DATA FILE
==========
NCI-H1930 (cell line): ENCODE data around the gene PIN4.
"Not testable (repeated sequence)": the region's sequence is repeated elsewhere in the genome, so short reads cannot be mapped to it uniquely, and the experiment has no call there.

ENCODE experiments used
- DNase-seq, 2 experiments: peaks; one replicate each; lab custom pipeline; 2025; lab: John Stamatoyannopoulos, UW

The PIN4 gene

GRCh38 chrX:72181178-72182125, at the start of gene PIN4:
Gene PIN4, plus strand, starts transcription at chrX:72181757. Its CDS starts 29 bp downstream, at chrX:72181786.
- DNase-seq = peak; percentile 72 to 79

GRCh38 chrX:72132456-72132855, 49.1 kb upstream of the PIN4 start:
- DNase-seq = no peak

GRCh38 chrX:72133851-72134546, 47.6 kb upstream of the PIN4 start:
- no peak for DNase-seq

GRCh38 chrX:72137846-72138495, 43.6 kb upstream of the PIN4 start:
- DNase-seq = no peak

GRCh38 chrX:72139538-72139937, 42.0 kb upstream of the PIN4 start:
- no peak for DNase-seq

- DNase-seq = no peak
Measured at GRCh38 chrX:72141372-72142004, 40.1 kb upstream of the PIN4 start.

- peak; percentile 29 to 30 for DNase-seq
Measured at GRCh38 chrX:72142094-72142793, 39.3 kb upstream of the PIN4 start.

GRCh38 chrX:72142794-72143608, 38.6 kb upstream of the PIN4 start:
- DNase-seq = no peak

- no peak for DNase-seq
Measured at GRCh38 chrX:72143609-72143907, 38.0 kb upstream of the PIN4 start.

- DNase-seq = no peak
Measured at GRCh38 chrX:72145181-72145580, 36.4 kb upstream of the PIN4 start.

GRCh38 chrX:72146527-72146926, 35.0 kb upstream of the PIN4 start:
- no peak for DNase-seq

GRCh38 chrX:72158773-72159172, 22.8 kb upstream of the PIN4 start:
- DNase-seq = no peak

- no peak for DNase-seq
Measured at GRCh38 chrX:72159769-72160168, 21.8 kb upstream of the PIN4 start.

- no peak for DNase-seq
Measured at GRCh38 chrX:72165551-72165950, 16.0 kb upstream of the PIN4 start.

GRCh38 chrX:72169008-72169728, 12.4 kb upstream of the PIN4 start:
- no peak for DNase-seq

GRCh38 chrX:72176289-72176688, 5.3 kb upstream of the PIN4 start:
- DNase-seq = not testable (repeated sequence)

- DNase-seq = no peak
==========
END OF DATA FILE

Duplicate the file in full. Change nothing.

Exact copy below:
NCI-H1930 (cell line): ENCODE data around the gene PIN4.
"Not testable (repeated sequence)": the region's sequence is repeated elsewhere in the genome, so short reads cannot be mapped to it uniquely, and the experiment has no call there.

ENCODE experiments used
- DNase-seq, 2 experiments: peaks; one replicate each; lab custom pipeline; 2025; lab: John Stamatoyannopoulos, UW

The PIN4 gene

GRCh38 chrX:72181178-72182125, at the start of gene PIN4:
Gene PIN4, plus strand, starts transcription at chrX:72181757. Its CDS starts 29 bp downstream, at chrX:72181786.
- DNase-seq = peak; percentile 72 to 79

GRCh38 chrX:72132456-72132855, 49.1 kb upstream of the PIN4 start:
- DNase-seq = no peak

GRCh38 chrX:72133851-72134546, 47.6 kb upstream of the PIN4 start:
- no peak for DNase-seq

GRCh38 chrX:72137846-72138495, 43.6 kb upstream of the PIN4 start:
- DNase-seq = no peak

GRCh38 chrX:72139538-72139937, 42.0 kb upstream of the PIN4 start:
- no peak for DNase-seq

- DNase-seq = no peak
Measured at GRCh38 chrX:72141372-72142004, 40.1 kb upstream of the PIN4 start.

- peak; percentile 29 to 30 for DNase-seq
Measured at GRCh38 chrX:72142094-72142793, 39.3 kb upstream of the PIN4 start.

GRCh38 chrX:72142794-72143608, 38.6 kb upstream of the PIN4 start:
- DNase-seq = no peak

- no peak for DNase-seq
Measured at GRCh38 chrX:72143609-72143907, 38.0 kb upstream of the PIN4 start.

- DNase-seq = no peak
Measured at GRCh38 chrX:72145181-72145580, 36.4 kb upstream of the PIN4 start.

GRCh38 chrX:72146527-72146926, 35.0 kb upstream of the PIN4 start:
- no peak for DNase-seq

GRCh38 chrX:72158773-72159172, 22.8 kb upstream of the PIN4 start:
- DNase-seq = no peak

- no peak for DNase-seq
Measured at GRCh38 chrX:72159769-72160168, 21.8 kb upstream of the PIN4 start.

- no peak for DNase-seq
Measured at GRCh38 chrX:72165551-72165950, 16.0 kb upstream of the PIN4 start.

GRCh38 chrX:72169008-72169728, 12.4 kb upstream of the PIN4 start:
- no peak for DNase-seq

GRCh38 chrX:72176289-72176688, 5.3 kb upstream of the PIN4 start:
- DNase-seq = not testable (repeated sequence)

- DNase-seq = no peak